(Update: DeBlasio and Cuomo have moderated their quarantine policy and I approve their changes.  They will allow health care workers that are high risk to remain at home during the isolation period.  They will be monitored by public health officials twice a day AND they will be compensated for lost income.  There’s a lot to like here.  The twice a day monitoring should help to keep the person off the streets, subways and buses.  The compensation for lost income should assure volunteers that they’re not going to be punished for doing good things.  Christie hasn’t changed his policy yet.  Not sure where Hickox is from but she might have to tough it out in Newark until she’s been cleared to travel on domestic airlines.  I’m betting that no American airlines wants to have another Frontier incident.)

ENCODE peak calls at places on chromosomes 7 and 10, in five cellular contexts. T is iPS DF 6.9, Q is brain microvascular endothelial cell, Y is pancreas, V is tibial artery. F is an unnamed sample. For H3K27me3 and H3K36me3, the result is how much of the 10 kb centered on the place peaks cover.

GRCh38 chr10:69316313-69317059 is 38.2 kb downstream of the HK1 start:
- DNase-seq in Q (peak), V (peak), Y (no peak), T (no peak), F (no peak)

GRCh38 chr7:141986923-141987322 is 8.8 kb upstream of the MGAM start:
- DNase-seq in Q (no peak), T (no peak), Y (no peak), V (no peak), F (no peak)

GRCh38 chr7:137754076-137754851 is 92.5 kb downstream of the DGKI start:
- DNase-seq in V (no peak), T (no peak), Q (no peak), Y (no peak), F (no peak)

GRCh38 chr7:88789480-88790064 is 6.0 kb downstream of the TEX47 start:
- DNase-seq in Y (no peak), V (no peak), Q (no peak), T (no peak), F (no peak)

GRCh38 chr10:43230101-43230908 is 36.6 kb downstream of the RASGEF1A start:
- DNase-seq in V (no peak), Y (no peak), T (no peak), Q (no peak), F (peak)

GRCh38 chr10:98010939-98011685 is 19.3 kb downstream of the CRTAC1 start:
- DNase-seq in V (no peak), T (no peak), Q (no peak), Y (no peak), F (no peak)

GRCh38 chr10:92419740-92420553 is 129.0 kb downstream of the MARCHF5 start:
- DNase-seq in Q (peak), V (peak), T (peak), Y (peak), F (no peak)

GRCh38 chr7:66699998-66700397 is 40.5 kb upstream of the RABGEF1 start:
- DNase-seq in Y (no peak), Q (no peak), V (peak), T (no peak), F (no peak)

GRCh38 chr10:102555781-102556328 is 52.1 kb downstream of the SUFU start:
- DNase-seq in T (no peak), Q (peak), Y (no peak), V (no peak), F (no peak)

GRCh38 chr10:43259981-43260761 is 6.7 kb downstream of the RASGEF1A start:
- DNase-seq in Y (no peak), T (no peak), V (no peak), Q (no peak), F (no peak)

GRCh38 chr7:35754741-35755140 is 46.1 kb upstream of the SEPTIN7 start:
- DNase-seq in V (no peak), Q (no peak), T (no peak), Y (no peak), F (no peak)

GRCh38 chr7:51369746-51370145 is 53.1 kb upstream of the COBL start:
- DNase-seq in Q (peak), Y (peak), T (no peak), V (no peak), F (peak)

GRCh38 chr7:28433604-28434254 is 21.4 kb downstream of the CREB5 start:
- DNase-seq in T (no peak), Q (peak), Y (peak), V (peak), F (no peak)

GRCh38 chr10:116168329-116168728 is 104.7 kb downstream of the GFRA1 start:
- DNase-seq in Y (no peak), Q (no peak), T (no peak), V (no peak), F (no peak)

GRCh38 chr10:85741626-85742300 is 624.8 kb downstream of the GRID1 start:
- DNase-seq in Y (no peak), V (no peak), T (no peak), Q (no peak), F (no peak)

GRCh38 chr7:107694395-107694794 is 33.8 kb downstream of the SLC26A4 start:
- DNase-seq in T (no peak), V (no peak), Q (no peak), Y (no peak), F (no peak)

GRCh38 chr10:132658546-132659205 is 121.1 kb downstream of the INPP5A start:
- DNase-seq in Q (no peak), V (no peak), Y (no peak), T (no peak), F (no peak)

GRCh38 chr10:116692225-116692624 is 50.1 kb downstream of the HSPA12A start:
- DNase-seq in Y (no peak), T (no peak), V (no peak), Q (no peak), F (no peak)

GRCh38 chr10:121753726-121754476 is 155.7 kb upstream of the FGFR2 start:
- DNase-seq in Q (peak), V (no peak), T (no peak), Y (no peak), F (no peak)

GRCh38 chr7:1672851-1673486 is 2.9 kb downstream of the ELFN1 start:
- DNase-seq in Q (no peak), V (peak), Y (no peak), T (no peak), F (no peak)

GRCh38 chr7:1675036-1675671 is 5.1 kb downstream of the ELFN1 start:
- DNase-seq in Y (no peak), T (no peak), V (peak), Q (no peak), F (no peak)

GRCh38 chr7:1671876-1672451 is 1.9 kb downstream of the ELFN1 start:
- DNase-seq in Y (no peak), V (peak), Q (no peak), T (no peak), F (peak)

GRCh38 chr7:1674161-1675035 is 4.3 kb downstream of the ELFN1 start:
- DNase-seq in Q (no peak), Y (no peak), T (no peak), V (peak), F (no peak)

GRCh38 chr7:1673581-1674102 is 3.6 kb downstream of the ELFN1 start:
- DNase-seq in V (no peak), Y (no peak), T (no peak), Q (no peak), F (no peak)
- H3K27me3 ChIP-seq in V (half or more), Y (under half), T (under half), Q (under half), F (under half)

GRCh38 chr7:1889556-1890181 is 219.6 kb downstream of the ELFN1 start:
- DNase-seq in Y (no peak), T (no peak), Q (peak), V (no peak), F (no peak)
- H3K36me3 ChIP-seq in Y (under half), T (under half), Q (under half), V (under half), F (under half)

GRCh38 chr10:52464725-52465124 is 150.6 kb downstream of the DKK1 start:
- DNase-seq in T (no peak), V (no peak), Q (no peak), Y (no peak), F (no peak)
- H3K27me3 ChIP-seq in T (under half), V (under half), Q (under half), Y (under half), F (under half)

It would be the equivalent of keeping ebola infected individuals out of Kinchasa or Lagos, as Michael Osterholm explains in the video below from Johns Hopkins Ebola Forum a week or so ago.  This video emphasizes why it is so important to contain the outbreak in West Africa and why it is almost too late to do so.  Well worth the viewing.  Not too nerdy or complicated.

Finally, this article from the New Yorker illuminates the problems with diagnosing ebola and protecting health workers.  Inside the Ebola Wars is a must read. (Also not too geeky) Here are some things I learned from it that makes me think that quarantining Kaci Hickox was probably not a bad idea:

  • The diagnostic test for ebola was developed on an old strain of the virus.  For the current two strains, it has become much less accurate and may be an unreliable confirmatory test for ebola.